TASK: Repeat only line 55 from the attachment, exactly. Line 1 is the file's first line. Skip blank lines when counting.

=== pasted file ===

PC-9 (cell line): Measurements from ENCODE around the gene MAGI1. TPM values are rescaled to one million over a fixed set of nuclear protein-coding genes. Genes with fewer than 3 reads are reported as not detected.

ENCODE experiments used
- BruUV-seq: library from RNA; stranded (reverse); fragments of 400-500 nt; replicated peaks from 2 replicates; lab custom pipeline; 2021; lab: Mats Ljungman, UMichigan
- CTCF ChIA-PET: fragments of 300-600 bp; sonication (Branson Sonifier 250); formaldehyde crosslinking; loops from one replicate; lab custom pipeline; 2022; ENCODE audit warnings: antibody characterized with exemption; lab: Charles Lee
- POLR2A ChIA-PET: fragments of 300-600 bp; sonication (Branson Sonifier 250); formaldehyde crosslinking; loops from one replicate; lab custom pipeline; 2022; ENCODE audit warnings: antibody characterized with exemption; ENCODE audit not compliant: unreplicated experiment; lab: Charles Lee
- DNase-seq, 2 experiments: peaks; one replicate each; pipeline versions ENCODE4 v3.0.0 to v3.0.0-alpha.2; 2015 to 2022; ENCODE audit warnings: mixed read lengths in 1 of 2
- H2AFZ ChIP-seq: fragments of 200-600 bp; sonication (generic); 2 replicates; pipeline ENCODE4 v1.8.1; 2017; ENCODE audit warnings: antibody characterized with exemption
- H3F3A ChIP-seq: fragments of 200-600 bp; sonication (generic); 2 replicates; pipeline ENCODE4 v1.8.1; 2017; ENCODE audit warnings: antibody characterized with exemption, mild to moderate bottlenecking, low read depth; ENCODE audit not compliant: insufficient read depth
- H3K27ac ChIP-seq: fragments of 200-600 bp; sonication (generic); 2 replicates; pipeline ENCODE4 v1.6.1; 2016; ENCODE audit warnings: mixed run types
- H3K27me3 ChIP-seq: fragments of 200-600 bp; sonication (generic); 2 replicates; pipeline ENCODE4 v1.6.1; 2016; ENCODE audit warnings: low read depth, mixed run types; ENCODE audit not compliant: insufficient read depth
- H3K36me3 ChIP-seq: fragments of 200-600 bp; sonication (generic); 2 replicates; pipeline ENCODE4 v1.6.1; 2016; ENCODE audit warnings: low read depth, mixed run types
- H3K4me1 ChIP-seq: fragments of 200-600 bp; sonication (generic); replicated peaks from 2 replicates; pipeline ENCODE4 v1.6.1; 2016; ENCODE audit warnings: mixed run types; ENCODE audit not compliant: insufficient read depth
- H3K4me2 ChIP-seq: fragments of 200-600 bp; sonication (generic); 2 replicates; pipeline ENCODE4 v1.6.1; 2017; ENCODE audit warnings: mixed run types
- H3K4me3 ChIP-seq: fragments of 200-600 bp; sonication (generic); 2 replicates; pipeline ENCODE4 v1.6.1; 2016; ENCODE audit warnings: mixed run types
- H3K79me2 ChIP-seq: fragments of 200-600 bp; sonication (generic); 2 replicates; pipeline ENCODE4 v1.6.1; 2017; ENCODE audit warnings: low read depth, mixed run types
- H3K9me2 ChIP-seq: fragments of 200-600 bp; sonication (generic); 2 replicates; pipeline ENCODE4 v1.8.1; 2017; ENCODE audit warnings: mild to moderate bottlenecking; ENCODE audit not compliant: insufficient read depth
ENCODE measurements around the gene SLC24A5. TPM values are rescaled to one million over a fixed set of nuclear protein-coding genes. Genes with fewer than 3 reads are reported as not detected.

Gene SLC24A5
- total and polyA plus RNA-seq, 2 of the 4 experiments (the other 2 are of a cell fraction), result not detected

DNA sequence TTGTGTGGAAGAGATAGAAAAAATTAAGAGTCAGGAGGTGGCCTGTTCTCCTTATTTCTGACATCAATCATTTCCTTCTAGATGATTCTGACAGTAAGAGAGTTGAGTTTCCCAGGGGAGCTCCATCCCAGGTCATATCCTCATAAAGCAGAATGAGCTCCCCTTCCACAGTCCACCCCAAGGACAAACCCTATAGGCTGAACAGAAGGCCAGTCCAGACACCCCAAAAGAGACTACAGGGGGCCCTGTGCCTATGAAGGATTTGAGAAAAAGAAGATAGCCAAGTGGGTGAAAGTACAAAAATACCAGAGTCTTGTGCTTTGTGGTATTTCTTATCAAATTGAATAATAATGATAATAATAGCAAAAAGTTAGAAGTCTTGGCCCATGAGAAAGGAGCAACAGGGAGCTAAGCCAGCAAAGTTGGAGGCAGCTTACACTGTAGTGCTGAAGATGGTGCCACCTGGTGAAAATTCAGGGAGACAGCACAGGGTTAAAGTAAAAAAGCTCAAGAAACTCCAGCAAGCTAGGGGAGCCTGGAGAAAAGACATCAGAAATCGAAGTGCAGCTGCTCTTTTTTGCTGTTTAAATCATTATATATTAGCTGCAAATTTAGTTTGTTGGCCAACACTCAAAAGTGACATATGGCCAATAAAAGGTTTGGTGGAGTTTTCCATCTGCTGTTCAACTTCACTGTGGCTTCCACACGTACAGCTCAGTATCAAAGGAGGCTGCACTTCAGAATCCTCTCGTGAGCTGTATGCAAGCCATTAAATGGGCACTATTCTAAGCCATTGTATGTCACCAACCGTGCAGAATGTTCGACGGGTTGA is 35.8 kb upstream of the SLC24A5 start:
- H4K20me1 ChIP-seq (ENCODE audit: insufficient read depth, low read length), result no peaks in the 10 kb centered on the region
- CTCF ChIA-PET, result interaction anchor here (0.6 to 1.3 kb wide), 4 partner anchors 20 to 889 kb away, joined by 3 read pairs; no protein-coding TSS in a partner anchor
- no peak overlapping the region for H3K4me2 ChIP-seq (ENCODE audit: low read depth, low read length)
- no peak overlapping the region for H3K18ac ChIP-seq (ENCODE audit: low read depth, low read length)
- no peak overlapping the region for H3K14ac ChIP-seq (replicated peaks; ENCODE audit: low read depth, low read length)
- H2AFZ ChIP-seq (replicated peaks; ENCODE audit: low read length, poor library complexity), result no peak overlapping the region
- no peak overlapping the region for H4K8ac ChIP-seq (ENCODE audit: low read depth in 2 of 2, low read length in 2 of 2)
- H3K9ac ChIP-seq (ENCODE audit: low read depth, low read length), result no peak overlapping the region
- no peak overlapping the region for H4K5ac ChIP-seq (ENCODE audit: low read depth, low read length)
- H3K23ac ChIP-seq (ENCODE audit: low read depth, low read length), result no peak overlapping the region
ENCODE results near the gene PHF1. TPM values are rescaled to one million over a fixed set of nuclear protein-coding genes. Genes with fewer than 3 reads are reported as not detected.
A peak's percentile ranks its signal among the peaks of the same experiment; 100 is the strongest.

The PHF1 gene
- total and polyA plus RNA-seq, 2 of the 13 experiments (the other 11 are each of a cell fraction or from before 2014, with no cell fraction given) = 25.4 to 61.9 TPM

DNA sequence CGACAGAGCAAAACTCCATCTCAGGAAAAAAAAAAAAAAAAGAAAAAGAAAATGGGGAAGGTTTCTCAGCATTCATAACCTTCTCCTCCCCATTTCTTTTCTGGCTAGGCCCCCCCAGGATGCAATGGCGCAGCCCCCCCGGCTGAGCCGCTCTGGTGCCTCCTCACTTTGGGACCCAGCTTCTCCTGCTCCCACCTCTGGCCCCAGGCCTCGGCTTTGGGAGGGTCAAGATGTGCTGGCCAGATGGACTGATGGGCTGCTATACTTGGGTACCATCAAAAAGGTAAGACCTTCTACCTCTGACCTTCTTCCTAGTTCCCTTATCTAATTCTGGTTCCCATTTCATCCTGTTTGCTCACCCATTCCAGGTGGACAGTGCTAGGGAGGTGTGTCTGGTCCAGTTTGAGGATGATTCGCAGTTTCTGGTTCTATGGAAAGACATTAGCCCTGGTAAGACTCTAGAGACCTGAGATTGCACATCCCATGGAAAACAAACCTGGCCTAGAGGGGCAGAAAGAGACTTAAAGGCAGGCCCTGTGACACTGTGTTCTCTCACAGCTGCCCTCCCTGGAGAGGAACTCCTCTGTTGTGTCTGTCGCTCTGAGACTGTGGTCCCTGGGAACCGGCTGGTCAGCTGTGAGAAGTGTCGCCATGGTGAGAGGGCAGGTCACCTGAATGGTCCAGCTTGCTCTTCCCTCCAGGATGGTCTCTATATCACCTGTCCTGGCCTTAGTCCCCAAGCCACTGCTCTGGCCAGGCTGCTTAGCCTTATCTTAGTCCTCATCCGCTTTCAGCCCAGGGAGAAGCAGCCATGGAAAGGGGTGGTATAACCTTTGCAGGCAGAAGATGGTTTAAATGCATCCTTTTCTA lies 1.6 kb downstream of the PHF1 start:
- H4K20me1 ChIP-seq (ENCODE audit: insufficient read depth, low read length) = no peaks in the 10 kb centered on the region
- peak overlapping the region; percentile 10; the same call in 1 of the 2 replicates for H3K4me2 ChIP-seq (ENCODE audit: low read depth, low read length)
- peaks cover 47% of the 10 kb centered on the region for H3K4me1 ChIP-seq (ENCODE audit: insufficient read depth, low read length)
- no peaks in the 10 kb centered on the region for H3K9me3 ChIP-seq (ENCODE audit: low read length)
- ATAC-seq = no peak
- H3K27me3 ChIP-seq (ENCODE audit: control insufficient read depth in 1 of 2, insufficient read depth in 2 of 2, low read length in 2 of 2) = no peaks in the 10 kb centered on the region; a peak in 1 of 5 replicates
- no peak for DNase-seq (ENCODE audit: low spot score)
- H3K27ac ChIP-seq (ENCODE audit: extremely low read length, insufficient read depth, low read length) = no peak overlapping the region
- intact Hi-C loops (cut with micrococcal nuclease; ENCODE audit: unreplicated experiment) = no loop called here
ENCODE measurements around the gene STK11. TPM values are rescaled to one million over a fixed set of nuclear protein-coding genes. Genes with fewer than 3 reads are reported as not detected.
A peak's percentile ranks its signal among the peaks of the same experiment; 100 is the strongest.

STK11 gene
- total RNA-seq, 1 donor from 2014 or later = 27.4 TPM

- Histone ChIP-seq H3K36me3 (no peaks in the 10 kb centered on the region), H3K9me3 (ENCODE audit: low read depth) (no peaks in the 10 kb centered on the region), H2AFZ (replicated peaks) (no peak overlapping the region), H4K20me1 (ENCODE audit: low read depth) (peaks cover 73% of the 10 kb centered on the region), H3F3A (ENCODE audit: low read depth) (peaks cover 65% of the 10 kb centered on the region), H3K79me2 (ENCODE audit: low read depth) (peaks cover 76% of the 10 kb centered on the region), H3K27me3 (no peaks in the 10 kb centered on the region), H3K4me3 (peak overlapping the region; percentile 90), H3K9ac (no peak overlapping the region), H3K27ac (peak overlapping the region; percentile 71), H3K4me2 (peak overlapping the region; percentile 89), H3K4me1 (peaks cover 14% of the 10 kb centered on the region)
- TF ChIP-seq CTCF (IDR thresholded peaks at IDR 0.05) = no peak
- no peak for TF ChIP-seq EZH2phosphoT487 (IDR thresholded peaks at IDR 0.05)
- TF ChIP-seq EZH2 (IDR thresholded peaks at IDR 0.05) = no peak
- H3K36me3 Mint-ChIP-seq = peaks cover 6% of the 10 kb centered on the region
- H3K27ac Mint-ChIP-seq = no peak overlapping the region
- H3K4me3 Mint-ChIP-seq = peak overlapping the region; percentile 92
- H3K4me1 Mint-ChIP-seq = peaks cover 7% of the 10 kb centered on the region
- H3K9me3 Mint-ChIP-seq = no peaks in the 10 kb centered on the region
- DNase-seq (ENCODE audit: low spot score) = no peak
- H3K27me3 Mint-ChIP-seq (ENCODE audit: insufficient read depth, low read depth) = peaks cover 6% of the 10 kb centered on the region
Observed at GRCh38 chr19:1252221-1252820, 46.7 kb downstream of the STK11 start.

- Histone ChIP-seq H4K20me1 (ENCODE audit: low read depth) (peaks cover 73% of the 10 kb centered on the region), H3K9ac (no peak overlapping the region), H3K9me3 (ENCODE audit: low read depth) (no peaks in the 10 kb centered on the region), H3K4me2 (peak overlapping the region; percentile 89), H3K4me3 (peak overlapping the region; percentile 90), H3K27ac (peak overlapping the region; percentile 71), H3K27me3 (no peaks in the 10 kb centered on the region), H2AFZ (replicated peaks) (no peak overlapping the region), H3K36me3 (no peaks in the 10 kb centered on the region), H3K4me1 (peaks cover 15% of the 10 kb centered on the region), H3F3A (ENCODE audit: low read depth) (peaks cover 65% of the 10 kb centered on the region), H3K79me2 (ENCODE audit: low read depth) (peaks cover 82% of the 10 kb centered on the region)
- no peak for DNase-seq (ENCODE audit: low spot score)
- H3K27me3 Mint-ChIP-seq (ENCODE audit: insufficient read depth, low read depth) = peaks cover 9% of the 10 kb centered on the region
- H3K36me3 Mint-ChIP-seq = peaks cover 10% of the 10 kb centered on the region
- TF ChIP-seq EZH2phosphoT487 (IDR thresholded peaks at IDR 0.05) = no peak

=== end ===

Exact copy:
- H3K4me3 Mint-ChIP-seq = peak overlapping the region; percentile 92